Samyang 85mm f/1.4 Aspherical (EOS) - APS-C format Review / Lab Test - Analysis
Lens Reviews - Canon EOS (APS-C)
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The Samyang produces only a marginal degree of barrel distortion (~0.2%) which is nothing to worry about in field conditions.


As a full format lens the 85mm f/1.4 is enjoying a sweet spot advantage when used on APS-C DSLRs. At f/1.4 you may still notice a light falloff of ~0.7EV (f-stops). This may be just noticeable in critical scenes. Stopping down to f/2 resolves the problem from a field perspective.

MTF (resolution)

The resolution characteristic of the Samyang lens is very decent but not without flaws. At max. aperture it is capable of producing sharp results in the image center whereas the border quality is "only" good and the corners are quite soft here. The contrast level is somewhat reduced here as well. The border and corner quality increases quite a bit at f/2 already and it reaches good to very good levels at f/2.8. At f/4 the resolution is very good across the image frame. The peak performance is reached around f/5.6 with both an excellent center as well as the borders. The extreme corners are easily very good here. Diffraction effects have a very slight impact at f/8. There's only a very slight amount of field curvature.

Please note that the MTF results are not directly comparable across the different systems!

Below is a simplified summary of the formal findings. The chart shows line widths per picture height (LW/PH) which can be taken as a measure for sharpness. If you want to know more about the MTF50 figures you may check out the corresponding Imatest Explanations

Lateral Chromatic Aberrations (CAs)

It may be surprising but the Samyang has shows only minor lateral chromatic aberrations. An average CA width of around 0.6px at the borders is not really field-relevant anymore.


The bokeh (the quality of the out-of-focus blur) is a primary aspect for an ultra large aperture lens and the Samyang does a good job here. In fact the quality of out-of-focus highlights is pretty much perfect - at least at f/1.4 and f/2. The lens has no circular aperture blades and the more angled projection gets somewhat more visible from f/2.8 onwards.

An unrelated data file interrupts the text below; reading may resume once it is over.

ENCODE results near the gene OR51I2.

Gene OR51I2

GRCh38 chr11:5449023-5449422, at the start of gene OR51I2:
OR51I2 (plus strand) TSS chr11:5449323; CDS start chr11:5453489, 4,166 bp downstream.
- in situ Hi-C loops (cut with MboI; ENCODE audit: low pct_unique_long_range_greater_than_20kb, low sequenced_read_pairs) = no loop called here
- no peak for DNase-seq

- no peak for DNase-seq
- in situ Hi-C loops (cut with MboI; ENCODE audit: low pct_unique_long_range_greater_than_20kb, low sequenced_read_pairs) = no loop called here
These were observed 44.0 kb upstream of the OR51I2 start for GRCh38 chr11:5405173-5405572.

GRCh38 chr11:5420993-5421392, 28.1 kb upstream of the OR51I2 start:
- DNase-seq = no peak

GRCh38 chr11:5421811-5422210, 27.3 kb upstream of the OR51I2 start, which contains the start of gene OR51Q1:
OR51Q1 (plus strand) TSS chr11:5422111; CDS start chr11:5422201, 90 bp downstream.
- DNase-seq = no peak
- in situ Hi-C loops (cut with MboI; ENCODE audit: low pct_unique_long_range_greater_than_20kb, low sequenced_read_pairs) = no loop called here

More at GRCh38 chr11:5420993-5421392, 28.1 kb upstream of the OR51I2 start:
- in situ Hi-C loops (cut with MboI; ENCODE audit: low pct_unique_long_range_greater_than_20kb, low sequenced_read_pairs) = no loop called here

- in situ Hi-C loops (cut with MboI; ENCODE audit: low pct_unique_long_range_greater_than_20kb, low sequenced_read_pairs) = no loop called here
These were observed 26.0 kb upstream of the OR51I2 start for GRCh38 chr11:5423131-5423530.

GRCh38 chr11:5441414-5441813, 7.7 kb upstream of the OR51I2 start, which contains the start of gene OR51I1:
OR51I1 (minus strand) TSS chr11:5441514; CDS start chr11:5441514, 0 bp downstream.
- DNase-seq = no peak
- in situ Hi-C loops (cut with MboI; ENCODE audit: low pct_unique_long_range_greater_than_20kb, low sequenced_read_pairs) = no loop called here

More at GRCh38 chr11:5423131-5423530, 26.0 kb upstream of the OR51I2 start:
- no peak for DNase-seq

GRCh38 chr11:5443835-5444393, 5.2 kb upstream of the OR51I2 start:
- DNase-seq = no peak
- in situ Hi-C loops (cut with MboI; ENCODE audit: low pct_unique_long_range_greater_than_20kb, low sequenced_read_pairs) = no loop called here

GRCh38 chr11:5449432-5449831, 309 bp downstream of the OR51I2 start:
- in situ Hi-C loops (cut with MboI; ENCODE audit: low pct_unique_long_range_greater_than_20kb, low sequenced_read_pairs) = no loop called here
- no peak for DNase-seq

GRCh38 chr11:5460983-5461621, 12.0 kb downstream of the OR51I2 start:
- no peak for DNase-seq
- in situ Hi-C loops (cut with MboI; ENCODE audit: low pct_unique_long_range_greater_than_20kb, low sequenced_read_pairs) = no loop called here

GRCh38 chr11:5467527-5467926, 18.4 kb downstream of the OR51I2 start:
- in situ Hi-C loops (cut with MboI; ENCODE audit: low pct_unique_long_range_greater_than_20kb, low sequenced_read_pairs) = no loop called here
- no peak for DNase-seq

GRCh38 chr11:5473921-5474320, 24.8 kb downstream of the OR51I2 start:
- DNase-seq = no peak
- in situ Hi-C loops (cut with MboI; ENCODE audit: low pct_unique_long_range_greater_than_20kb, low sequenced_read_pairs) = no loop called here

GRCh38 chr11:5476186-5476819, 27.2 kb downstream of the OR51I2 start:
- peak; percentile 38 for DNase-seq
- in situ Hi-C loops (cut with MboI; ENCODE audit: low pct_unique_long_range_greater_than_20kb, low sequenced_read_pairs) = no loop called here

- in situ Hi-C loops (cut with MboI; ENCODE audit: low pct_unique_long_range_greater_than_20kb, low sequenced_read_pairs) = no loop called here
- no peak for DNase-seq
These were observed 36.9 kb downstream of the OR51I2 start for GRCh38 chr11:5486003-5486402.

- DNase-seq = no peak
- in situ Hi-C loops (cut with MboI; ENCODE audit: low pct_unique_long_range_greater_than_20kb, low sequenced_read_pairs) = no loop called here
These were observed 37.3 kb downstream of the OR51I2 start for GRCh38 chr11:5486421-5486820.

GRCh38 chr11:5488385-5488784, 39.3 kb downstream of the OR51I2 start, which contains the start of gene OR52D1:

The quality of the general blur is very smooth. However, you may spot the purple halo on the very last image - that's "bokeh fringing" (see the next chapter).

Bokeh Fringing / Longitudinal Chromatic Aberrations (LoCA)

Bokeh fringing is a common problem in this lens class and the Samyang suffers as well here - like the vast majority of lenses it is no "APO" design. If you look at the provided sample crops below you should be able to spot a purple halo in front of the focus zone and a green one beyond. This is clearly visible at f/1.4 till f/2.8. The problem starts to fade from f/4 onwards.

You may also spot a slight focus shift towards the background when stopping down ("residual spherical aberrations").

Move the mouse cursor over the f-stop marks below to observe the respective LoCAs
f/1.4 f/2 f/2.8 f/4


The Samyang 85mm f/1.4 Aspherical may be a very affordable lens but it's a very decent performer nevertheless. It is capable of delivering a very good center performance at f/1.4 although it's fairly soft in the image corners at this setting. The contrast level could be a tad better here as well. The global quality is pretty good at f/2.8 and impressive from f/4 onwards. At f/5.6 it is as good as the very best lenses out there. Lateral CAs are very well controlled which contributes to the very high sharpness perception at medium apertures. You may spot a little light falloff at f/1.4 but it's a non-issue beyond. The level of distortion is minimal as well. The bokeh is surprisingly smooth although strong bokeh fringing (LoCA) can be an issue at times. However, this is rather typical for such ultra-large aperture lenses regardless of the manufacturer.

The Samyang 85mm f/1.4 Aspherical started a new era for the company a few years ago. It was the beginning of a path away from an exotic niche manufacturer towards the mainstream. Samyang may not be there yet - primarily due to the lack of AF - but this simply takes a while. If you can live with the manual aperture and manual focus the Samyang 85mm f/1.4 (as well as is cousins) is certainly worth a serious consideration. After all it costs just a fraction of a "conventional" AF 85mm f/1.4 so it's also within reach of more budget-oriented users. Remember also that the "native" Canon EF 85mm f/1.8 USM may be a tad "slower" but it resides in the same price league.

Optical Quality:    
Field Quality:(Shallow Depth-of-Field Photography)
Mechanical Quality:
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